The justice gap that punishes sexual assault victims twice

The Victorian Government is undertaking a review of sexual offences legislation which is a good thing. The current sexual offence laws are extremely complicated, inconsistent and lacking in clarity making them all but impossible to be understood by a jury. As the Department of Justice states in its consultation paper "nowhere is this problem worse than with the offence of rape".

The Australian Bureau of Statistics Personal Safety Survey 2012 shows that 19% of women and 4.5% of men report have experienced sexual violence since the age of 15. A paper recently published in The Lancet medical journal staggeringly identifies the rates of sexual assault against women in Australia and New Zealand as some of the highest in the world.

We also know that more than 70% of sexual assault incidents in Australia will not be reported to the police and that of those reported only one in ten will result in a guilty verdict. What these statistics highlight is a profound justice gap for those who experience sexual assault. Legislative reform alone is not enough to reduce this gap.

There are many reasons why victims of sexual assault do not report their experiences. Not the least of these is that most perpetrators of sexual assault are known to their victim. Sexual assault is a crime which occurs predominantly behind closed doors, commonly within the home, with no witnesses other than the victim. The knowledge that the victim will be subjected to traumatic and intimate interrogation of the crime, and of their personal life, coupled with the low rate of convictions, only reinforce the difficulties faced by any victim who chooses the path of reporting.

The decision to report an incident of this nature is complicated by the many myths and stereotypes that continue to dominate public perceptions of sexual assault. It is not surprising that jurors, who are of course chosen from the community, and court personnel, commonly take a range of assumptions and beliefs about rape with them into a court room.

Uninformed beliefs that rape victims are not 'credible witnesses' or that false accusations of rape are common, influence jurors' decisions. Misconceptions about what comprises consent mean that victims are judged on irrelevant issues such as what they were wearing at the time, or, how much alcohol they, or indeed even the perpetrator, had consumed. These myths and stereotypes seriously impair any chance of justice.

At Women's Health East we support women to speak out about their experiences of sexual assault and the justice system. As one of our advocates says: "To try to find the words to report rape is not only incredibly difficult, it is very risky. To speak up in spite of a culture that continues to blame women for their victimisation, to refuse to be shamed and instead shame your attacker takes even more courage."

Rape is a crime about power and control. The causes lie in inequalities of power in our community – predominantly those between men and women. Ingrained stereotypes about masculinity and femininity define what is considered acceptable behaviour for men and women: they serve to enable men's violence against women. Cruelly these same inequalities and stereotypes play out in the court room and present major barriers to a fair trial.

What all this means is that whilst a review of the legislation is important, particularly to strengthen our laws regarding consent, it is not enough. Broader reforms that address the whole of society including the people who take on the role of jurors, judges and legal personnel, are required.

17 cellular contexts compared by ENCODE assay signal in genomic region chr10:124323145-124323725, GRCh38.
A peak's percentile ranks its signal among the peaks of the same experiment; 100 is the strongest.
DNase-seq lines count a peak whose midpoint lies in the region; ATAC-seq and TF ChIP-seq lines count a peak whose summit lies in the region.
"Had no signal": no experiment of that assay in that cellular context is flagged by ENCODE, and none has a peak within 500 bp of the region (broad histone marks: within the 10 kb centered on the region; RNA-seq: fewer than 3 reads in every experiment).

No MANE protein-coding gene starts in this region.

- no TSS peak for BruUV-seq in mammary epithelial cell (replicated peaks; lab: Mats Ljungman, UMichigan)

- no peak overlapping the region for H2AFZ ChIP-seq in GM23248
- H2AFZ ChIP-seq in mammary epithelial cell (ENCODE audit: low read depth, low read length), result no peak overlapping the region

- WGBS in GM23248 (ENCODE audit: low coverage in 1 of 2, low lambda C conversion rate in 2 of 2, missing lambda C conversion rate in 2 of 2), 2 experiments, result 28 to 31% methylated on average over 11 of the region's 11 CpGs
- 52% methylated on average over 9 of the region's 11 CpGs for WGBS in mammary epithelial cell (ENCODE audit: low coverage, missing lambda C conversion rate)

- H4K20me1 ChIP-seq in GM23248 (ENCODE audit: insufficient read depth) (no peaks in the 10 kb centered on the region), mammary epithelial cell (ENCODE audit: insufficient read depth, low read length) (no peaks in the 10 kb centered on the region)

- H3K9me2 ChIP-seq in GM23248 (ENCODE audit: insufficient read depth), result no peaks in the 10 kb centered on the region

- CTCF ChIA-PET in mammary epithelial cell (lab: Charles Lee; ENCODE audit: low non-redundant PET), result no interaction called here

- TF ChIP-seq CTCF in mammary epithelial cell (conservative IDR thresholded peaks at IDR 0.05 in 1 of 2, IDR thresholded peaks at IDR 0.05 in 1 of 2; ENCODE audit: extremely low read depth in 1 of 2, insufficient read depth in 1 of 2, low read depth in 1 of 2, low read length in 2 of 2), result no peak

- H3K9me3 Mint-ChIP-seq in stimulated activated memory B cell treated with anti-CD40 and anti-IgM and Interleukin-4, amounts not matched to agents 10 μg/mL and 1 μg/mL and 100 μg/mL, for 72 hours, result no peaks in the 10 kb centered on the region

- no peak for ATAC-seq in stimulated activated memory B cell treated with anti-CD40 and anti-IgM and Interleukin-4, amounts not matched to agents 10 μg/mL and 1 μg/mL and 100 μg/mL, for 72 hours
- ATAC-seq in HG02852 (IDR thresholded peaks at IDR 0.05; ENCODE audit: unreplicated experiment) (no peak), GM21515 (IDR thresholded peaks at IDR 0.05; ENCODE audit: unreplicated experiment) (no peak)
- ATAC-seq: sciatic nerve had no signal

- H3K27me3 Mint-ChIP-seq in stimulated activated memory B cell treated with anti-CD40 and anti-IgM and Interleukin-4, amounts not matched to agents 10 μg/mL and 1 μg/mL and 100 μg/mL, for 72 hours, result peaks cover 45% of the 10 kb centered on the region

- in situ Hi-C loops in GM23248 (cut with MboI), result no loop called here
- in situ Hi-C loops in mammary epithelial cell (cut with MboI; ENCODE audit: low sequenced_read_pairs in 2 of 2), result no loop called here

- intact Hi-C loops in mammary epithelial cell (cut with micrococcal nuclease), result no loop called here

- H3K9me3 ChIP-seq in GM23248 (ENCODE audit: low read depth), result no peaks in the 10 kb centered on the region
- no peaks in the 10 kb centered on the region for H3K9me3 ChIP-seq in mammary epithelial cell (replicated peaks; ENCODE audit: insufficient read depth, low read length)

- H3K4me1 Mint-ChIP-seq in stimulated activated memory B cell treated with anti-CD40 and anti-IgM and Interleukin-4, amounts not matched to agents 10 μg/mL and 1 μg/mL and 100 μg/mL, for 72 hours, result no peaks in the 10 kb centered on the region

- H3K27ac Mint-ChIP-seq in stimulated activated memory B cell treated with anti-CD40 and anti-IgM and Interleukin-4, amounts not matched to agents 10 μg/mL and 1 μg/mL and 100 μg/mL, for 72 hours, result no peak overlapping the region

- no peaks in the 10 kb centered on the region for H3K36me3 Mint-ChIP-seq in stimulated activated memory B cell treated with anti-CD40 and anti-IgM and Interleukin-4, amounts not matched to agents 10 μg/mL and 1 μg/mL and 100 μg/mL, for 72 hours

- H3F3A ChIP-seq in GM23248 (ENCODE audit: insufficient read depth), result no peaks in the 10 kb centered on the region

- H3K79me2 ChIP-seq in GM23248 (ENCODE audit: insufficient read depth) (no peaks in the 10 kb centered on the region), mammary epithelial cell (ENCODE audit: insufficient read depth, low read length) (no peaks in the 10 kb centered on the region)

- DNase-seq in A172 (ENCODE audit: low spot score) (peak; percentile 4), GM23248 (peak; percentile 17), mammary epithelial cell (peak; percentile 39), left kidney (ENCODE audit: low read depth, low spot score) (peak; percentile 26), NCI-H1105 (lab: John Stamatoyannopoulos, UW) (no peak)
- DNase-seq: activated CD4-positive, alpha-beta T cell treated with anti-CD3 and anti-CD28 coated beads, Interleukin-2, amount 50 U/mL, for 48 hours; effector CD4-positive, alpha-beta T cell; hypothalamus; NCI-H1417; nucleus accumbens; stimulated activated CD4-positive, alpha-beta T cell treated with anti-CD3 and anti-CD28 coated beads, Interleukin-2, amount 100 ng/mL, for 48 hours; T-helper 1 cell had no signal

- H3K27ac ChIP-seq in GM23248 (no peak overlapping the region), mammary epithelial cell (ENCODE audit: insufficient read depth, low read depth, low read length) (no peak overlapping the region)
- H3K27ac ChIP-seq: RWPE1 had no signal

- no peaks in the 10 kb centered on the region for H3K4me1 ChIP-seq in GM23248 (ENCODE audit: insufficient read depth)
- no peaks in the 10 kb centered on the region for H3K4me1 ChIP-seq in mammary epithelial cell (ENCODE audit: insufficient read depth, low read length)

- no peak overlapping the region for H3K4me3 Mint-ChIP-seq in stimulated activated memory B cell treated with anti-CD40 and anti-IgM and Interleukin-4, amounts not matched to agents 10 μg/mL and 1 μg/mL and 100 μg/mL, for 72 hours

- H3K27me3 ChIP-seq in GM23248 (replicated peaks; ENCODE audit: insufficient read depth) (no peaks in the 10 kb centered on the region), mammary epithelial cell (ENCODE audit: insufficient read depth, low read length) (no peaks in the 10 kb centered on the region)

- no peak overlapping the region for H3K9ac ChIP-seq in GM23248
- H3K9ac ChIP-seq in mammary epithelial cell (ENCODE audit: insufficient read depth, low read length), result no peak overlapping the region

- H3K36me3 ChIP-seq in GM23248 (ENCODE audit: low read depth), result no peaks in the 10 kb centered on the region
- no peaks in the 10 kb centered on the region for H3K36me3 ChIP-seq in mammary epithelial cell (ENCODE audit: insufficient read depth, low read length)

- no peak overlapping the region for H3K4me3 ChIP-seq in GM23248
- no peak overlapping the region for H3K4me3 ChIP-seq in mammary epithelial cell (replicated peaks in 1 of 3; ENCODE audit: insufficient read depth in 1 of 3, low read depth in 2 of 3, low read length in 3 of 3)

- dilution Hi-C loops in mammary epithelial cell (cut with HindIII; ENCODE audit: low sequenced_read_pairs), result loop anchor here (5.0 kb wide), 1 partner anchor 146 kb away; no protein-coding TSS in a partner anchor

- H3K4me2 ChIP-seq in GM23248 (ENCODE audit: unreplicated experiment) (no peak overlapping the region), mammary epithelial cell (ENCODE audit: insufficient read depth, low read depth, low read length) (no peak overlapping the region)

One reform worthy of consideration is specialist sexual assault courts. This involves the creation of courts staffed by judges and legal personnel who are trained to be experts in understanding the causes, impacts and community misconceptions about sexual assault. These specialist courts would ensure mandatory education of jurors and use of expert witnesses to counterbalance the effect of assumptions and beliefs jurors bring with them into the court room. Through these measures, the justice system may make significant steps toward providing a fairer system for both accused and complainant.

If we are to have any impact on the appalling rates of sexual violence in our society, it is essential that law reform be accompanied by broader social measures that foster gender equity, challenge gender stereotypes, and dispel misunderstandings about rape and its causes.

Gender equality is justice for men and for women. It entails fair and equal treatment regardless of gender identity. When gender equality is what we see reflected all around us – through the media, through our politicians and leaders, through our workplaces and through our own personal relationships, then not only will sexual violence be responded to effectively and justly by our legal system but it will be a far less frequent crime.
This may sound like a big ask but it is by no means impossible. It is, however, an ask that requires the whole of our community to act in addition to strong and sustained leadership from all levels of government.

If you are experiencing violence and need advice or support please contact:
· In emergency situations or immediate danger contact Police on 000
· For confidential help and referral in Australia call the National Sexual Assault, Family & Domestic Violence Counselling Line on 1800 RESPECT (1800 737 732)
· Children/young people needing help should call Kids Helpline on 1800 55 1800

Kristine Olaris & Kate Ravenscroft

Kristine Olaris is the Chief Executive Officer of Women's Health East.

Kate Ravenscroft coordinates the Eastern Media Advocacy Program at Women's Health East which supports women who have experienced sexual assault and/or family violence to speak out in the media.

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